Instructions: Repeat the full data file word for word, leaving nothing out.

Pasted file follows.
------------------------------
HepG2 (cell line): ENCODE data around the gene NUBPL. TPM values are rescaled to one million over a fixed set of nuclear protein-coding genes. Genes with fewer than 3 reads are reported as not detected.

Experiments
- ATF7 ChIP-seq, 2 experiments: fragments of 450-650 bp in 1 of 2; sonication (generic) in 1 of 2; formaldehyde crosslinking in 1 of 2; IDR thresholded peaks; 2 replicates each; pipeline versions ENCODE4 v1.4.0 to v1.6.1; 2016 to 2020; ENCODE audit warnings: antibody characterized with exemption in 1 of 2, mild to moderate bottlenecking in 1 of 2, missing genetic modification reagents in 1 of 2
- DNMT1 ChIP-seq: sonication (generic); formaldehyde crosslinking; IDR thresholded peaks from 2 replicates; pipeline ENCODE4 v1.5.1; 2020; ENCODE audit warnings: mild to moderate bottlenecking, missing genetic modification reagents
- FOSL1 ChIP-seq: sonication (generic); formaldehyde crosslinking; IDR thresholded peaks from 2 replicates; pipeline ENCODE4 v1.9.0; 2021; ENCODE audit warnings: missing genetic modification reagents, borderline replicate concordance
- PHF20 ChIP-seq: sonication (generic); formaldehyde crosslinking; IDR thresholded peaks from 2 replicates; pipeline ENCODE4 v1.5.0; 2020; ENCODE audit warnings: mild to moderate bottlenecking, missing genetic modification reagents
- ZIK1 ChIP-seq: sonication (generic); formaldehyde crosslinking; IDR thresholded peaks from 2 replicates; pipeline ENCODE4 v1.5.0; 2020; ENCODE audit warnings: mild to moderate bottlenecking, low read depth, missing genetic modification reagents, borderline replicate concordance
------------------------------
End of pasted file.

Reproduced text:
HepG2 (cell line): ENCODE data around the gene NUBPL. TPM values are rescaled to one million over a fixed set of nuclear protein-coding genes. Genes with fewer than 3 reads are reported as not detected.

Experiments
- ATF7 ChIP-seq, 2 experiments: fragments of 450-650 bp in 1 of 2; sonication (generic) in 1 of 2; formaldehyde crosslinking in 1 of 2; IDR thresholded peaks; 2 replicates each; pipeline versions ENCODE4 v1.4.0 to v1.6.1; 2016 to 2020; ENCODE audit warnings: antibody characterized with exemption in 1 of 2, mild to moderate bottlenecking in 1 of 2, missing genetic modification reagents in 1 of 2
- DNMT1 ChIP-seq: sonication (generic); formaldehyde crosslinking; IDR thresholded peaks from 2 replicates; pipeline ENCODE4 v1.5.1; 2020; ENCODE audit warnings: mild to moderate bottlenecking, missing genetic modification reagents
- FOSL1 ChIP-seq: sonication (generic); formaldehyde crosslinking; IDR thresholded peaks from 2 replicates; pipeline ENCODE4 v1.9.0; 2021; ENCODE audit warnings: missing genetic modification reagents, borderline replicate concordance
- PHF20 ChIP-seq: sonication (generic); formaldehyde crosslinking; IDR thresholded peaks from 2 replicates; pipeline ENCODE4 v1.5.0; 2020; ENCODE audit warnings: mild to moderate bottlenecking, missing genetic modification reagents
- ZIK1 ChIP-seq: sonication (generic); formaldehyde crosslinking; IDR thresholded peaks from 2 replicates; pipeline ENCODE4 v1.5.0; 2020; ENCODE audit warnings: mild to moderate bottlenecking, low read depth, missing genetic modification reagents, borderline replicate concordance